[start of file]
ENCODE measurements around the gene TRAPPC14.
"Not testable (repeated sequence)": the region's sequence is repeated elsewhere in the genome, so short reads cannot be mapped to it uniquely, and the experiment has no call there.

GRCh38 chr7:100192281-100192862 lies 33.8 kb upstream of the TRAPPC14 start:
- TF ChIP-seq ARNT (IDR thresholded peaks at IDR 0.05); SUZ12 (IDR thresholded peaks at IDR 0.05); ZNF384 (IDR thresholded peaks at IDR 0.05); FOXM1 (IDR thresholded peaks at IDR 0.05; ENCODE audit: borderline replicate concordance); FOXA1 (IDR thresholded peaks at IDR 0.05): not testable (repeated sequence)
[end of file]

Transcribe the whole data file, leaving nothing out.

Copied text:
ENCODE measurements around the gene TRAPPC14.
"Not testable (repeated sequence)": the region's sequence is repeated elsewhere in the genome, so short reads cannot be mapped to it uniquely, and the experiment has no call there.

GRCh38 chr7:100192281-100192862 lies 33.8 kb upstream of the TRAPPC14 start:
- TF ChIP-seq ARNT (IDR thresholded peaks at IDR 0.05); SUZ12 (IDR thresholded peaks at IDR 0.05); ZNF384 (IDR thresholded peaks at IDR 0.05); FOXM1 (IDR thresholded peaks at IDR 0.05; ENCODE audit: borderline replicate concordance); FOXA1 (IDR thresholded peaks at IDR 0.05): not testable (repeated sequence)